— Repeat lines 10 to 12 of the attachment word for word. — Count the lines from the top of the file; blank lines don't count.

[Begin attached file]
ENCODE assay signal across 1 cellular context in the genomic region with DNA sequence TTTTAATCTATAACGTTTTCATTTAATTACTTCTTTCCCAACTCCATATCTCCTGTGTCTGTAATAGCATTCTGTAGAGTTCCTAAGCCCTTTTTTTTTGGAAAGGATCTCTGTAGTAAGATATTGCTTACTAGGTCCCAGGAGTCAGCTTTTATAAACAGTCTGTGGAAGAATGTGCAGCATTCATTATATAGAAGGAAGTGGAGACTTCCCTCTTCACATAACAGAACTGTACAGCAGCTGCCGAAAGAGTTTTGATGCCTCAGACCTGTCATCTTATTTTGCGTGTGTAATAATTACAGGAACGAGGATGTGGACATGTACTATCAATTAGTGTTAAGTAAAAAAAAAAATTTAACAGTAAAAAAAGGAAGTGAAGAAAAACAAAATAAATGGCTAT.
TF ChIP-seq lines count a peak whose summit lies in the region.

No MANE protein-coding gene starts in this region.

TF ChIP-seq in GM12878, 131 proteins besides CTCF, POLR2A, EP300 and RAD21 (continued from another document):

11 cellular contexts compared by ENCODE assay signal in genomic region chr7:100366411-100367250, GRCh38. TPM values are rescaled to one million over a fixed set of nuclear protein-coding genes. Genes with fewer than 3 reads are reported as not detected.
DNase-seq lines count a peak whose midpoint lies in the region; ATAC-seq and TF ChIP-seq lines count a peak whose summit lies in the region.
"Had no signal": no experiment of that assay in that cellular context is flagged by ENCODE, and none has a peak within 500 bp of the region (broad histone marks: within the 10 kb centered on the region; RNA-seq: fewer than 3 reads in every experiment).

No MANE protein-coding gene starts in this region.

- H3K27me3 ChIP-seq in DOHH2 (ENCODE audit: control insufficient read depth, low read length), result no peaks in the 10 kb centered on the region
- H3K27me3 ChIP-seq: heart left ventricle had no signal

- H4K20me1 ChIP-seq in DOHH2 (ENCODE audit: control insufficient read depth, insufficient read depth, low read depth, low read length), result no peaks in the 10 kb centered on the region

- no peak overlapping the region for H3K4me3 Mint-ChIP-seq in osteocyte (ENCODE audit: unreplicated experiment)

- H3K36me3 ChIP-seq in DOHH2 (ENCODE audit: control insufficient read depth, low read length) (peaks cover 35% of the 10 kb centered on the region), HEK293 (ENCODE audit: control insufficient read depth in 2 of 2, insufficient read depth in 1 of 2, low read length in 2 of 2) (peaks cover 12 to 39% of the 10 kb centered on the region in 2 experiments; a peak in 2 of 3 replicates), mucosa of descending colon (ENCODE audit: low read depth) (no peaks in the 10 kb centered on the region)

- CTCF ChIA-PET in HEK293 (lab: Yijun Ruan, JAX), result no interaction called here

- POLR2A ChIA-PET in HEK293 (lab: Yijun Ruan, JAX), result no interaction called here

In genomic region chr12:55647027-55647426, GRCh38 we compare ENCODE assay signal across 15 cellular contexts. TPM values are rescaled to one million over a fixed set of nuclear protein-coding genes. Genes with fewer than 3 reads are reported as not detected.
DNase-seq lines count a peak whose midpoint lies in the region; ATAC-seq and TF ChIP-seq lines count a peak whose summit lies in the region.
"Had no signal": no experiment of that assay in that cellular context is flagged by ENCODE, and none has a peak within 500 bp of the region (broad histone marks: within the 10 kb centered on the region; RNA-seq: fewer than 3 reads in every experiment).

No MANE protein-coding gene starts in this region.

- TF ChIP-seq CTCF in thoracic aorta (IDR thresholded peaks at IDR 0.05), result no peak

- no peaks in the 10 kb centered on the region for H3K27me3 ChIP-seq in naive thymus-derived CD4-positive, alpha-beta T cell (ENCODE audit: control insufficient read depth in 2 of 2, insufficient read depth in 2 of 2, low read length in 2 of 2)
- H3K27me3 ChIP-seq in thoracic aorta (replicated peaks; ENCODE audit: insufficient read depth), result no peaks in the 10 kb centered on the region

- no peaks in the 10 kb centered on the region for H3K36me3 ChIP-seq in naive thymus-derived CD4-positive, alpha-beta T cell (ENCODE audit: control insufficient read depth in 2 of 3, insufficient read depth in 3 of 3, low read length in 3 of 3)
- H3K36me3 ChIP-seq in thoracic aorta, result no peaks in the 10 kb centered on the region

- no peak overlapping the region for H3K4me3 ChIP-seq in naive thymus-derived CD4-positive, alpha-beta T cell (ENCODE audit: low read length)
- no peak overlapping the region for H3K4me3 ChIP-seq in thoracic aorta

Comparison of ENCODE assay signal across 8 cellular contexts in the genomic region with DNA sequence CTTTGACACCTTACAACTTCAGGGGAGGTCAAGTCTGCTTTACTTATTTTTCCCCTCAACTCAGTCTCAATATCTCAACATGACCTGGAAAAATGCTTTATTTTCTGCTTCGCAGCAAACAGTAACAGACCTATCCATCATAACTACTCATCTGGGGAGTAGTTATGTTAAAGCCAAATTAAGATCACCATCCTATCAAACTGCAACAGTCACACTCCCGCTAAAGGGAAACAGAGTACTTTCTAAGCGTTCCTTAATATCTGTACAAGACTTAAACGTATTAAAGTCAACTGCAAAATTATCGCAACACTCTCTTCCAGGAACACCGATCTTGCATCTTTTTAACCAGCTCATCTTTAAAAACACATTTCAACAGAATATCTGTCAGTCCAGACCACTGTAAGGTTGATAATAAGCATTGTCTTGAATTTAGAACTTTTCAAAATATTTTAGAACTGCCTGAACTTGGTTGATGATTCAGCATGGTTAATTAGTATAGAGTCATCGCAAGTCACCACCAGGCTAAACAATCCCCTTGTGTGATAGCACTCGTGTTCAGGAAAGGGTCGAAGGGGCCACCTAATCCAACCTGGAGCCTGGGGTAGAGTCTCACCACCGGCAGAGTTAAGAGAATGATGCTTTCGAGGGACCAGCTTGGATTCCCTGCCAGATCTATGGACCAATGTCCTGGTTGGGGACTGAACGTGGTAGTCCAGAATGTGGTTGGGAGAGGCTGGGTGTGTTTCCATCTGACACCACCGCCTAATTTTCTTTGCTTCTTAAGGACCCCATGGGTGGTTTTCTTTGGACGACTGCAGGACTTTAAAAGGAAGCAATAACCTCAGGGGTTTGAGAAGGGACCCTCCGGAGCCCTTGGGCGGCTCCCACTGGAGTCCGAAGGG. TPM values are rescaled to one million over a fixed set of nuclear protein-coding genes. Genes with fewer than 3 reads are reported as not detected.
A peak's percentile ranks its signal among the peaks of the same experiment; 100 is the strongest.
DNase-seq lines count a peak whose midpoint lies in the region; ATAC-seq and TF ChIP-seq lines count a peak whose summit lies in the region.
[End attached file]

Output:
- H3K27me3 ChIP-seq: heart left ventricle had no signal

- H4K20me1 ChIP-seq in DOHH2 (ENCODE audit: control insufficient read depth, insufficient read depth, low read depth, low read length), result no peaks in the 10 kb centered on the region

- no peak overlapping the region for H3K4me3 Mint-ChIP-seq in osteocyte (ENCODE audit: unreplicated experiment)